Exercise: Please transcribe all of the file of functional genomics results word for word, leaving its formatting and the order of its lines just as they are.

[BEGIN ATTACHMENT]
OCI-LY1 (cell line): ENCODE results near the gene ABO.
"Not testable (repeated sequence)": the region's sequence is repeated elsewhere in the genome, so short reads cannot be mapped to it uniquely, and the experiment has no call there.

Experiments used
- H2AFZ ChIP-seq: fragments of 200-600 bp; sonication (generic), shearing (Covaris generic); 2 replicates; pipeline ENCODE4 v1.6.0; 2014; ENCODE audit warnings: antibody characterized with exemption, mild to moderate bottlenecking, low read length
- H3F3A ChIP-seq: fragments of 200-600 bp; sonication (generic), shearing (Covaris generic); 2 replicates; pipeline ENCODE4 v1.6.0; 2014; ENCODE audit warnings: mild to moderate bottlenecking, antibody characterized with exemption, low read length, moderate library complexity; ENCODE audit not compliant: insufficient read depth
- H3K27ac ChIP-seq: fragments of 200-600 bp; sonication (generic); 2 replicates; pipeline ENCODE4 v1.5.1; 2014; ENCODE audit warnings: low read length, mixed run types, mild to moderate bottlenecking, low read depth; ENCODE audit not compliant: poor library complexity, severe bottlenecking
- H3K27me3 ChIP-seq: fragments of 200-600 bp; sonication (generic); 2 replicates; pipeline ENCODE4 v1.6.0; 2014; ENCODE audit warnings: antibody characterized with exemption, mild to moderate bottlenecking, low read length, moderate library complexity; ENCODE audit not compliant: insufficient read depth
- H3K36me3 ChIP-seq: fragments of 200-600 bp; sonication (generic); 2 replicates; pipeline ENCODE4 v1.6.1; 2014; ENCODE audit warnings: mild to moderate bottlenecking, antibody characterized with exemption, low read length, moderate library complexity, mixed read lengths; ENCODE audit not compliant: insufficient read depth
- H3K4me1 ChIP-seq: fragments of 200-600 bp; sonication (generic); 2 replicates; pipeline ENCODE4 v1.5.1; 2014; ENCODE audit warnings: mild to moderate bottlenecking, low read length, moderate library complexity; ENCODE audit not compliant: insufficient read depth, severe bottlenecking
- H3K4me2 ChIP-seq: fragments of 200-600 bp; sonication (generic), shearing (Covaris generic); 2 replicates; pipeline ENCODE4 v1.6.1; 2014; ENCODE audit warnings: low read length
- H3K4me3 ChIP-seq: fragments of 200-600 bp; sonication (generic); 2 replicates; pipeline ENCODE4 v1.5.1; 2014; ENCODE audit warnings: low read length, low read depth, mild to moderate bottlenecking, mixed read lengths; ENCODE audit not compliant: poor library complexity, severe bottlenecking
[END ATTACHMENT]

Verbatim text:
OCI-LY1 (cell line): ENCODE results near the gene ABO.
"Not testable (repeated sequence)": the region's sequence is repeated elsewhere in the genome, so short reads cannot be mapped to it uniquely, and the experiment has no call there.

Experiments used
- H2AFZ ChIP-seq: fragments of 200-600 bp; sonication (generic), shearing (Covaris generic); 2 replicates; pipeline ENCODE4 v1.6.0; 2014; ENCODE audit warnings: antibody characterized with exemption, mild to moderate bottlenecking, low read length
- H3F3A ChIP-seq: fragments of 200-600 bp; sonication (generic), shearing (Covaris generic); 2 replicates; pipeline ENCODE4 v1.6.0; 2014; ENCODE audit warnings: mild to moderate bottlenecking, antibody characterized with exemption, low read length, moderate library complexity; ENCODE audit not compliant: insufficient read depth
- H3K27ac ChIP-seq: fragments of 200-600 bp; sonication (generic); 2 replicates; pipeline ENCODE4 v1.5.1; 2014; ENCODE audit warnings: low read length, mixed run types, mild to moderate bottlenecking, low read depth; ENCODE audit not compliant: poor library complexity, severe bottlenecking
- H3K27me3 ChIP-seq: fragments of 200-600 bp; sonication (generic); 2 replicates; pipeline ENCODE4 v1.6.0; 2014; ENCODE audit warnings: antibody characterized with exemption, mild to moderate bottlenecking, low read length, moderate library complexity; ENCODE audit not compliant: insufficient read depth
- H3K36me3 ChIP-seq: fragments of 200-600 bp; sonication (generic); 2 replicates; pipeline ENCODE4 v1.6.1; 2014; ENCODE audit warnings: mild to moderate bottlenecking, antibody characterized with exemption, low read length, moderate library complexity, mixed read lengths; ENCODE audit not compliant: insufficient read depth
- H3K4me1 ChIP-seq: fragments of 200-600 bp; sonication (generic); 2 replicates; pipeline ENCODE4 v1.5.1; 2014; ENCODE audit warnings: mild to moderate bottlenecking, low read length, moderate library complexity; ENCODE audit not compliant: insufficient read depth, severe bottlenecking
- H3K4me2 ChIP-seq: fragments of 200-600 bp; sonication (generic), shearing (Covaris generic); 2 replicates; pipeline ENCODE4 v1.6.1; 2014; ENCODE audit warnings: low read length
- H3K4me3 ChIP-seq: fragments of 200-600 bp; sonication (generic); 2 replicates; pipeline ENCODE4 v1.5.1; 2014; ENCODE audit warnings: low read length, low read depth, mild to moderate bottlenecking, mixed read lengths; ENCODE audit not compliant: poor library complexity, severe bottlenecking